Corporate America is putting its muscle behind tax reform push
Speaker of the House Paul Ryan (R-Wis.) is visiting Intel Corp. in Oregon today, and it's not just to discuss the latest computer chips. Ryan's trip is part of a larger effort by Republicans — and large U.S. corporations — to promote comprehensive tax reform, including a cut in the statutory corporate tax rate.
According to today's Wall Street Journal (paywall), major U.S. companies are going above and beyond the efforts of paid lobbyists and the Business Roundtable to push for the tax reform they've been seeking for years. They're inviting politicians to their offices to speak to their employees, while encouraging both their customers and their workers to contact their representatives in Congress.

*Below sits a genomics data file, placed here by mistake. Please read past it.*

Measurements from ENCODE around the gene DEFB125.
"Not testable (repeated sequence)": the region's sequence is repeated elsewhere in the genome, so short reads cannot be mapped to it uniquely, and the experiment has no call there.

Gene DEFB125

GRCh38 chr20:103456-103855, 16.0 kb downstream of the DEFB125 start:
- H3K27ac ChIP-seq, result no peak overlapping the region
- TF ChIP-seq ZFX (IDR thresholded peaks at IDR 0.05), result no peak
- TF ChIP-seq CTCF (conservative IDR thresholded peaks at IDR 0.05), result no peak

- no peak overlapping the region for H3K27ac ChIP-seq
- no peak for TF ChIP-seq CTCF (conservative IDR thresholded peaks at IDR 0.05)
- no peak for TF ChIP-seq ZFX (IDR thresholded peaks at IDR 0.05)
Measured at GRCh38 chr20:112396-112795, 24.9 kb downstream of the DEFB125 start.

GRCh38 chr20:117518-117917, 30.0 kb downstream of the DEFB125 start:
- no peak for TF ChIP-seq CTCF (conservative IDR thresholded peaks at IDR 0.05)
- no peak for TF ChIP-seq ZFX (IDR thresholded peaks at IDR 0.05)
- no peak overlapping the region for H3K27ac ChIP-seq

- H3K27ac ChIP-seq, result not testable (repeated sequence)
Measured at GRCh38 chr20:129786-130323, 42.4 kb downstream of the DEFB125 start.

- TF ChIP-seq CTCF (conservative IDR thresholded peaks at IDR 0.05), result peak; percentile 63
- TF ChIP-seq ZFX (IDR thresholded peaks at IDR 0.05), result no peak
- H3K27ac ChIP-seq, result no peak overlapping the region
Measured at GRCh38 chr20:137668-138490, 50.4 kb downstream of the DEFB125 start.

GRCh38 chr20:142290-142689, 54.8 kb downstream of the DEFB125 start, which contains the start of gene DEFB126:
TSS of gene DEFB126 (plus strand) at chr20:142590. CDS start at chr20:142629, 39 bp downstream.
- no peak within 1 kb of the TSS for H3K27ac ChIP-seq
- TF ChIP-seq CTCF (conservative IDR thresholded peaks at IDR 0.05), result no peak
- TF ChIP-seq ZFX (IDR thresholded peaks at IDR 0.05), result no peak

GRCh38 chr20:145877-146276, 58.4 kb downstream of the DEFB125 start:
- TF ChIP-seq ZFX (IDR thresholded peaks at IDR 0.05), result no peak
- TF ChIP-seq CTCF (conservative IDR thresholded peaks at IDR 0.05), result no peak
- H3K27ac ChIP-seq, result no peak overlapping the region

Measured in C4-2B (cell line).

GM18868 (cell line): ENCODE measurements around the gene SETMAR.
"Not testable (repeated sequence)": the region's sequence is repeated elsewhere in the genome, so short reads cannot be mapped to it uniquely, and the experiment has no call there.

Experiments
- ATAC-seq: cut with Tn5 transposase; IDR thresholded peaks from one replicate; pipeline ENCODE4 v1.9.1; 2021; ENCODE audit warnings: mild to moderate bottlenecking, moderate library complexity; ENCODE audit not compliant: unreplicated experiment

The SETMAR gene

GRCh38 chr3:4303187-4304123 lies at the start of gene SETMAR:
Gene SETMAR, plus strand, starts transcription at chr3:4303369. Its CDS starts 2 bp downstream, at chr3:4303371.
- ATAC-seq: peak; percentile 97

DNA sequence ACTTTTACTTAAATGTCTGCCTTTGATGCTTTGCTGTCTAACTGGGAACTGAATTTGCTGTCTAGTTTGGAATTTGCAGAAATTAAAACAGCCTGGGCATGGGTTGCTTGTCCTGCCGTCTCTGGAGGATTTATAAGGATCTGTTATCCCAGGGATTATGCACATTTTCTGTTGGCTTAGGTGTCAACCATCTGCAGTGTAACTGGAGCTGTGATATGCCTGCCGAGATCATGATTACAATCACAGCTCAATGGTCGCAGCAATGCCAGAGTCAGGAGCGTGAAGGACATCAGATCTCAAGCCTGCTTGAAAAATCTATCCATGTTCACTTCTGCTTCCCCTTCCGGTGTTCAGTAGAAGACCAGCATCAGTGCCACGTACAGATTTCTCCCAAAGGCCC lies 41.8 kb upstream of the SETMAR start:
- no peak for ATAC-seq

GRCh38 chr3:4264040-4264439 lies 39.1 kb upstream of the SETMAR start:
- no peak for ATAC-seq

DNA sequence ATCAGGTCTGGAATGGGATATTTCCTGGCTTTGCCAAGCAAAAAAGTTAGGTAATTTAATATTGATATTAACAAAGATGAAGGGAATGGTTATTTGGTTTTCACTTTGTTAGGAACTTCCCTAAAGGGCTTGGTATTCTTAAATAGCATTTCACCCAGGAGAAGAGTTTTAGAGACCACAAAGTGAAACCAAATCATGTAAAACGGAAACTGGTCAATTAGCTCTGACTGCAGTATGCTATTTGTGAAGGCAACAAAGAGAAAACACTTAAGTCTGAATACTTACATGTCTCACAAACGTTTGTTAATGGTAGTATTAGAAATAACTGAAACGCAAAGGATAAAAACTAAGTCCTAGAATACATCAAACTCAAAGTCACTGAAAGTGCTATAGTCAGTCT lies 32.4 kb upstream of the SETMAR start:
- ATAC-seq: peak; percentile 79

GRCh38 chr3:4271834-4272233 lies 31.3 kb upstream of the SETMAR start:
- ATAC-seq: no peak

After Ryan visits Intel, he's headed to Boeing Thursday. Kevin Brady (R-Texas), chairman of the Ways and Means Committee, visited UPS in Louisville, Kentucky, last week, speaking to employees and customers in an airplane hangar, and is headed to Dallas today to visit AT&T for an employee town hall event.
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The tax reform pitch has been pretty straight-forward: Lower taxes help everyone, including workers though higher pay and customers through lower costs and thus more business.
Not everyone agrees, of course. Some worker groups have cast a skeptical eye on the claim that lower taxes mean higher wages. And not all companies will see the same upside from tax reform, especially those that have taken advantage of overseas cash flows.
But many large companies are ignoring the inevitable political roadblocks for now, and are pushing full-speed ahead on what they see as the best opportunity to reform corporate taxes in years.